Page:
|06||Oct 9 – 13
|Relationship between electric field and electric potential, effect of electric field on charges||Final Assessment Part 1 – Due Friday Oct 13|
|07||Oct 16 – 20
(Lectures 11 & 12)
|Electric dipoles, force and torque on dipoles in different fields||Assn #3 due (Fri Oct 20)
Comp. tutorial – Thurs Oct 19
10 to 11:20 am
|08||Oct 23 – 27
(Lectures 13 & 14)
|Flux, introduction to Gauss’s law (integral form)||Assn #4 due (Fri Oct 27)
|09||Oct 30 – Nov 3
(Lectures 15 & 16)
|Gauss’s law, applications||Assn #5 due (Fri Nov 3)|
|10||Nov 6 – 10
(Lectures 17 & 18)
|11||Nov 13 – 17
(Lectures 19 & 20)
|Laplace’s equation, Poisson’s equation, solving Laplace in 1D and 2D||Final Assessment Part 2 – Due Friday Nov 17
Comp. tutorial – Thurs Nov 16
10 to 11:20 am
|12||Nov 20 – 24
(Lectures 21 & 22)
|Capacitance, polarization||Assn #6 due (Fri Nov 24)|
|13||Nov 27 – Dec 1
(Lectures 23 & 24)
|Review||Assn #7 due (Fri Dec 1)
|Exam Period||December 11||N/A||Final Assessment Part 3 Due Monday December 11th|
The information in the table above is provided as a rough guide in terms of the schedule of material covered during the term. The indicated weeks in which assignments will be due are also tentative. Assignments will be posted on the course website, along with the associated due dates. Check Courselink regularly to stay informed.
(Not) Working With Other Students
All work submitted for grading in this course must be each individual student's own work. While students are encouraged to share thoughts and ideas, it is not acceptable to share assignment solutions. The “Check Your Understanding” questions, assignments, and personalized study guides are not group projects unless explicitly stated otherwise by the instructor.
The University of Guelph is committed to upholding the highest standards of academic integrity and it is the responsibility of all members of the University community, faculty, staff, and students to be aware of what constitutes academic misconduct and to do as much as possible to prevent academic offences from occurring.
University of Guelph students have the responsibility of abiding by the University's policy on academic misconduct regardless of their location of study; faculty, staff and students have the responsibility of supporting an environment that discourages misconduct. Students need to remain aware that instructors have access to and the right to use electronic and other means of detection.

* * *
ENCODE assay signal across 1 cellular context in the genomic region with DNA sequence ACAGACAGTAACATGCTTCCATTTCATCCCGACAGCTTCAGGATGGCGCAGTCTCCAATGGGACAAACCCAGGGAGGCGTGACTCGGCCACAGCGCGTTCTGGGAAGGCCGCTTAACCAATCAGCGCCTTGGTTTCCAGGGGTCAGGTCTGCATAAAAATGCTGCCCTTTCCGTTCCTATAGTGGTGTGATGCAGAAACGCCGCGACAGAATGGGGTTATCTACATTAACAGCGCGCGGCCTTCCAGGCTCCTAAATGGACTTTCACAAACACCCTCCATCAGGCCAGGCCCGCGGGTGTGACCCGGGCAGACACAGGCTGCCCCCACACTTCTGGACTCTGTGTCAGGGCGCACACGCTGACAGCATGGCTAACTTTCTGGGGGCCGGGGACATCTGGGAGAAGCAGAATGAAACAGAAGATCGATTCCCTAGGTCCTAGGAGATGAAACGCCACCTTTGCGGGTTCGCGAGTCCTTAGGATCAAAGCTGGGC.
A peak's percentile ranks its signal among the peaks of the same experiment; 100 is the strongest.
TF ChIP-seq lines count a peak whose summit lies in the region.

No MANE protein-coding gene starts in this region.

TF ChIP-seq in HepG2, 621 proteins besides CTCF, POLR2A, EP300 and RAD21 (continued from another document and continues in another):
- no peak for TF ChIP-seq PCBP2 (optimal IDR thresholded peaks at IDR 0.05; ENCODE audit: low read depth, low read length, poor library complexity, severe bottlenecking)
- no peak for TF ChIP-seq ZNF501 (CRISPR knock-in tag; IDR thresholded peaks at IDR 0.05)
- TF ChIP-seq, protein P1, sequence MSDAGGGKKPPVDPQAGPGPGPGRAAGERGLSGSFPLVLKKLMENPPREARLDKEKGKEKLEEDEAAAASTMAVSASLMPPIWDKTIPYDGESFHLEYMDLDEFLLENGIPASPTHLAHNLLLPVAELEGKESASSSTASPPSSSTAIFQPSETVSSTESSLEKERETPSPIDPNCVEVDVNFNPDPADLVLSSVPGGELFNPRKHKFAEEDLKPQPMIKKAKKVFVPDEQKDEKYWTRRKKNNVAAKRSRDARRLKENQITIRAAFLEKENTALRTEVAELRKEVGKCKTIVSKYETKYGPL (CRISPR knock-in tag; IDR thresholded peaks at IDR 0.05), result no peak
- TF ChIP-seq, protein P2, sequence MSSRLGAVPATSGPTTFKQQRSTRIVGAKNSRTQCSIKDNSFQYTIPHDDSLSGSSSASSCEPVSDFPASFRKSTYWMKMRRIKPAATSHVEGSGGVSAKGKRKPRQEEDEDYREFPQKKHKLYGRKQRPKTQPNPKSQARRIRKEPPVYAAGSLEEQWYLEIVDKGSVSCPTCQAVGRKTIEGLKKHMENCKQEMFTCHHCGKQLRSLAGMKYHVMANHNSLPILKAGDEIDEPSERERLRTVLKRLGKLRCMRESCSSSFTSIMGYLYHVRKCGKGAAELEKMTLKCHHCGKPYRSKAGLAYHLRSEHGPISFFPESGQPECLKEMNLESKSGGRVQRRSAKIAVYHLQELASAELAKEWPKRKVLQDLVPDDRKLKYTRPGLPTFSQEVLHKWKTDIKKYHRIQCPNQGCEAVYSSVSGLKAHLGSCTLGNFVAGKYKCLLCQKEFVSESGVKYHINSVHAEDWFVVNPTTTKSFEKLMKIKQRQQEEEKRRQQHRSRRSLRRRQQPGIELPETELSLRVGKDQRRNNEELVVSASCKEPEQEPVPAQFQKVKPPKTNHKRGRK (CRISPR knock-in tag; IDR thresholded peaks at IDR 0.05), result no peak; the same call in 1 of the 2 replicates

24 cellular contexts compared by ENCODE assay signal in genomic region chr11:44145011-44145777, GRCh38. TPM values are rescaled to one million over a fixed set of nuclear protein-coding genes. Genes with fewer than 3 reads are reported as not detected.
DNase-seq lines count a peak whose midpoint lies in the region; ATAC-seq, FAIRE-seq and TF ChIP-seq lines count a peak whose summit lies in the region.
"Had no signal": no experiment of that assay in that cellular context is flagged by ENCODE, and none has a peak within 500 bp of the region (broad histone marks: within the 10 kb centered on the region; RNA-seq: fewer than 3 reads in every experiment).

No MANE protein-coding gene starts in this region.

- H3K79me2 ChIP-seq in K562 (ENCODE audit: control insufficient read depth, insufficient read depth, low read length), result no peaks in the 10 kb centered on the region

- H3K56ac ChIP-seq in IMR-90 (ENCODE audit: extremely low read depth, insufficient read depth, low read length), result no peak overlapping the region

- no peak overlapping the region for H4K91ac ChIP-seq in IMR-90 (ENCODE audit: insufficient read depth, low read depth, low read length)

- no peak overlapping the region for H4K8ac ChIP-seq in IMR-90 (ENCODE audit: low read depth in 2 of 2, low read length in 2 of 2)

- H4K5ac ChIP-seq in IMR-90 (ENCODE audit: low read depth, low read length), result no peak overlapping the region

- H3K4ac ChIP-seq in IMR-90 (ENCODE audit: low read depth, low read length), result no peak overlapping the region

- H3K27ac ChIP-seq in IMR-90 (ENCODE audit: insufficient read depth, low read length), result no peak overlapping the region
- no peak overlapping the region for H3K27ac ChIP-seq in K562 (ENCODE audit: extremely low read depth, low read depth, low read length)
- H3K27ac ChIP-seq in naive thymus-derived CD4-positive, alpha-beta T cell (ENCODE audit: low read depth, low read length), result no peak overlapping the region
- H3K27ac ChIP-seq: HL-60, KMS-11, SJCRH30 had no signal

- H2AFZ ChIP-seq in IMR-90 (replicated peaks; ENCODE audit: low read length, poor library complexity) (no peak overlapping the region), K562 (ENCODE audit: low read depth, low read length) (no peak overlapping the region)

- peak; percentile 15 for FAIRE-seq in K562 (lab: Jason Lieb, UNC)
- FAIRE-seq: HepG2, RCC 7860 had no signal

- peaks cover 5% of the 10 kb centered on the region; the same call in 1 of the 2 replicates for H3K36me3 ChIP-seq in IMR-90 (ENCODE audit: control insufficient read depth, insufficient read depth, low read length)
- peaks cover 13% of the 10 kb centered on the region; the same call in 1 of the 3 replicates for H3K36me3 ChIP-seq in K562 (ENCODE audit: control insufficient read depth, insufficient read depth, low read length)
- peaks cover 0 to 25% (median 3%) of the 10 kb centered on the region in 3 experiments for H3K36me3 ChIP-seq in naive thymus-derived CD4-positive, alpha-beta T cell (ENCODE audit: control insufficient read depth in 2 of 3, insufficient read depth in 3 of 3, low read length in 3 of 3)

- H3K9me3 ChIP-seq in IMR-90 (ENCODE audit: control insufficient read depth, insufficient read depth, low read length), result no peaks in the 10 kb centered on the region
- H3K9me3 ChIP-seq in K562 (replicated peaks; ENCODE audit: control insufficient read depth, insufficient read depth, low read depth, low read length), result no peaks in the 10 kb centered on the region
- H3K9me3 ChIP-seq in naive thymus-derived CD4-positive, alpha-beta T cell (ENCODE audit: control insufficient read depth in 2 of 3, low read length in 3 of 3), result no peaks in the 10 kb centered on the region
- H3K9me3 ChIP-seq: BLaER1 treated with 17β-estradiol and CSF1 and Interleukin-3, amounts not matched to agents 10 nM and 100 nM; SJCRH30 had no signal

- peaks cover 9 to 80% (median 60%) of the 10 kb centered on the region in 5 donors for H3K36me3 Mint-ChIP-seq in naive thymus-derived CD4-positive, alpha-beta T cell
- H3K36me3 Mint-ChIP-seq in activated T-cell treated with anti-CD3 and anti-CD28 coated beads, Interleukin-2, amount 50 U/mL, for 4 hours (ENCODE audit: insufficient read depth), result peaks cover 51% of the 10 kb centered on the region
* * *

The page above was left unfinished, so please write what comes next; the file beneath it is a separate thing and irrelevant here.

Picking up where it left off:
Please note: whether or not a student intended to commit academic misconduct is not relevant for a finding of guilt. Hurried or careless submission of assignments does not excuse students from responsibility for verifying the academic integrity of their work before submitting it. Students who are in any doubt as to whether an action on their part could be construed as an academic offence should consult with a faculty member or faculty advisor.
Copyright Protections of Intellectual Property
Presentations that are made in relation to course work—including lectures and tutorials —cannot be recorded or copied without the permission of the presenter, whether the instructor, a classmate or guest lecturer. Material recorded with permission is restricted to use for that course unless further permission is granted.
Classroom teaching and learning activities, including lectures, discussions, presentations, etc., by both instructors and students, are copyright protected and remain the intellectual property of their respective author(s). All course materials, including PowerPoint presentations, outlines, lecture notes, reading quizzes, assignments, assessments and other materials, are also protected by copyright and remain the intellectual property of their respective author(s).
Students registered in the course may take notes and make copies of course materials for their own educational use only. Students are not permitted to reproduce or distribute lecture notes and course materials publicly for commercial or non-commercial purposes without express written consent from the copyright holder(s).
The University of Guelph is committed to creating a barrier-free environment. Providing services for students is a shared responsibility among students, faculty and administrators. This relationship is based on respect of individual rights, the dignity of the individual and the University community’s shared commitment to an open and supportive learning environment. Students requiring service or accommodation, whether due to an identified, ongoing disability or a short-term disability should contact Student Accessibility Services (SAS) as soon as possible.
As per university regulations, all students are required to check their uoguelph.ca e-mail account regularly. E-mail is the official route of communication between the University and its students.
The Department of Physics requires student assessment of all courses taught by the Department. These assessments provide essential feedback to faculty on their teaching by identifying both strengths and areas of improvement. In addition, student assessments provide part of the information used by the Department Tenure and Promotion Committee in evaluating the faculty member’s contributions in the area of teaching. You are therefore encouraged to take the evaluation procedures seriously, and to provide feedback about this course and its instructor.
The last date to drop one-semester courses, without academic penalty, is 1 December 2023. For regulations and procedures for Dropping Courses, see the Undergraduate Calendar.